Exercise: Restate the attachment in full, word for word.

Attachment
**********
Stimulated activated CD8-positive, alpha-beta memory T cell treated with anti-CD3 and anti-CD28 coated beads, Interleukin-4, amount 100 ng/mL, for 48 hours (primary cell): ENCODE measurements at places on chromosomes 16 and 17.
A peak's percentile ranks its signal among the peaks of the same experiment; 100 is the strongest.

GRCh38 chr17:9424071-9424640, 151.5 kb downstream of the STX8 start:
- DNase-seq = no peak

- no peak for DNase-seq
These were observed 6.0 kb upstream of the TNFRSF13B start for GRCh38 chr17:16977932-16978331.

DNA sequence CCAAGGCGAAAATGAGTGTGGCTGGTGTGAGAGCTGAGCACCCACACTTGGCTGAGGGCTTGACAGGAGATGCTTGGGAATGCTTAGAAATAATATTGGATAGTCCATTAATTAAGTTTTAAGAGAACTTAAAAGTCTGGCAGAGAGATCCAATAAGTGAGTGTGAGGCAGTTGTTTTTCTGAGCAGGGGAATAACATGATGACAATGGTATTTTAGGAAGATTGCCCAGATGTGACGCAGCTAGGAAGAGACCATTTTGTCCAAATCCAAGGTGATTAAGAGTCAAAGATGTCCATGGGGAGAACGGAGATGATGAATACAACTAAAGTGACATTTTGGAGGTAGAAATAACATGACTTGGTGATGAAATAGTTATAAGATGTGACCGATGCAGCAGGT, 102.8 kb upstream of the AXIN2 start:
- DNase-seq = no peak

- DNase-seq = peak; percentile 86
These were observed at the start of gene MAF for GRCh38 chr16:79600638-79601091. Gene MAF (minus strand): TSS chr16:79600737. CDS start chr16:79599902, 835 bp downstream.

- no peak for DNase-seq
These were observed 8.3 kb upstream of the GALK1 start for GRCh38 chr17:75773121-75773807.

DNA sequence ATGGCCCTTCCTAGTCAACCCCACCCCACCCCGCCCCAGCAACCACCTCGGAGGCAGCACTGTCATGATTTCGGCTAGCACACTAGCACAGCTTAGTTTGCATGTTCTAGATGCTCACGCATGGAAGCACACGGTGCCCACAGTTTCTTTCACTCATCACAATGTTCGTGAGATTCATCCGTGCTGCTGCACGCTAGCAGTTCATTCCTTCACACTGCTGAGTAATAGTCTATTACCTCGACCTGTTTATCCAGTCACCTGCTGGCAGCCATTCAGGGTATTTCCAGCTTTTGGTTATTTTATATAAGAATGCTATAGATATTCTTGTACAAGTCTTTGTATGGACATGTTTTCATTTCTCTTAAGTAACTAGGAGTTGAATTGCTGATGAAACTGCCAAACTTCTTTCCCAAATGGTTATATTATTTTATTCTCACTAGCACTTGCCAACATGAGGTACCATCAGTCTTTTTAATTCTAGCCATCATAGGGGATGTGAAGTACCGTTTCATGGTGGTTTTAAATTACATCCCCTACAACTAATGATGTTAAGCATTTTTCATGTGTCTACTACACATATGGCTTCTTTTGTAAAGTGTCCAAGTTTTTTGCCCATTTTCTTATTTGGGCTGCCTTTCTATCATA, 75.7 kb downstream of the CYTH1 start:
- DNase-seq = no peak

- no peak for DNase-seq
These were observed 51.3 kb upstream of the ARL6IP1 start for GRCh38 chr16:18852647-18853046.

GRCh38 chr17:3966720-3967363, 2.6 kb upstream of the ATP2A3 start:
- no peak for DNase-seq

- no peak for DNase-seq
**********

Stimulated activated CD8-positive, alpha-beta memory T cell treated with anti-CD3 and anti-CD28 coated beads, Interleukin-4, amount 100 ng/mL, for 48 hours (primary cell): ENCODE measurements at places on chromosomes 16 and 17.
A peak's percentile ranks its signal among the peaks of the same experiment; 100 is the strongest.

GRCh38 chr17:9424071-9424640, 151.5 kb downstream of the STX8 start:
- DNase-seq = no peak

- no peak for DNase-seq
These were observed 6.0 kb upstream of the TNFRSF13B start for GRCh38 chr17:16977932-16978331.

DNA sequence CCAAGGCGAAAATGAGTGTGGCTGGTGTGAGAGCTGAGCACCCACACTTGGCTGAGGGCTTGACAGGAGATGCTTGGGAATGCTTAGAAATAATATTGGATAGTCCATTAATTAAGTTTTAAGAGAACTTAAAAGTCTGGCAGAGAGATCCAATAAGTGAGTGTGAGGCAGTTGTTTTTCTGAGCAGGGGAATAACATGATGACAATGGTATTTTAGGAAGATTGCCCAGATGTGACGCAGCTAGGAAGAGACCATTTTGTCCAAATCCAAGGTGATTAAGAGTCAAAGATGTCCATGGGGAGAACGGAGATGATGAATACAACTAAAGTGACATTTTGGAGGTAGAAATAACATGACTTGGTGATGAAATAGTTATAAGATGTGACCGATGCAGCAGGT, 102.8 kb upstream of the AXIN2 start:
- DNase-seq = no peak

- DNase-seq = peak; percentile 86
These were observed at the start of gene MAF for GRCh38 chr16:79600638-79601091. Gene MAF (minus strand): TSS chr16:79600737. CDS start chr16:79599902, 835 bp downstream.

- no peak for DNase-seq
These were observed 8.3 kb upstream of the GALK1 start for GRCh38 chr17:75773121-75773807.

DNA sequence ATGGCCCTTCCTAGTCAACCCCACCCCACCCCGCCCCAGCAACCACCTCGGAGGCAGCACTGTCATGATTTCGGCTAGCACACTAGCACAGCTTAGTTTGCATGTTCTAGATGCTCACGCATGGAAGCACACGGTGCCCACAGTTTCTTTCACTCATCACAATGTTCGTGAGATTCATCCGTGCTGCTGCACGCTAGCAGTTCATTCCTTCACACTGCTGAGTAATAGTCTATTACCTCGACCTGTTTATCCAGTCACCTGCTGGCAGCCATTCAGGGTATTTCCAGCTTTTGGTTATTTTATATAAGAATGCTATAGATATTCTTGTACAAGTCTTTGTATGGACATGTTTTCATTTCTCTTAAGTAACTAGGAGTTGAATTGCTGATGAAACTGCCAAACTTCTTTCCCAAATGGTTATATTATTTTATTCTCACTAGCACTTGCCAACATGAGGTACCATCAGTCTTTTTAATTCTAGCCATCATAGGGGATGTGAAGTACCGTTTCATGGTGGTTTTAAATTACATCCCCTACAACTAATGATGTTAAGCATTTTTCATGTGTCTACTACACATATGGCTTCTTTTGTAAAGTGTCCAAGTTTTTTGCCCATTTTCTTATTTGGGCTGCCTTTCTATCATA, 75.7 kb downstream of the CYTH1 start:
- DNase-seq = no peak

- no peak for DNase-seq
These were observed 51.3 kb upstream of the ARL6IP1 start for GRCh38 chr16:18852647-18853046.

GRCh38 chr17:3966720-3967363, 2.6 kb upstream of the ATP2A3 start:
- no peak for DNase-seq

- no peak for DNase-seq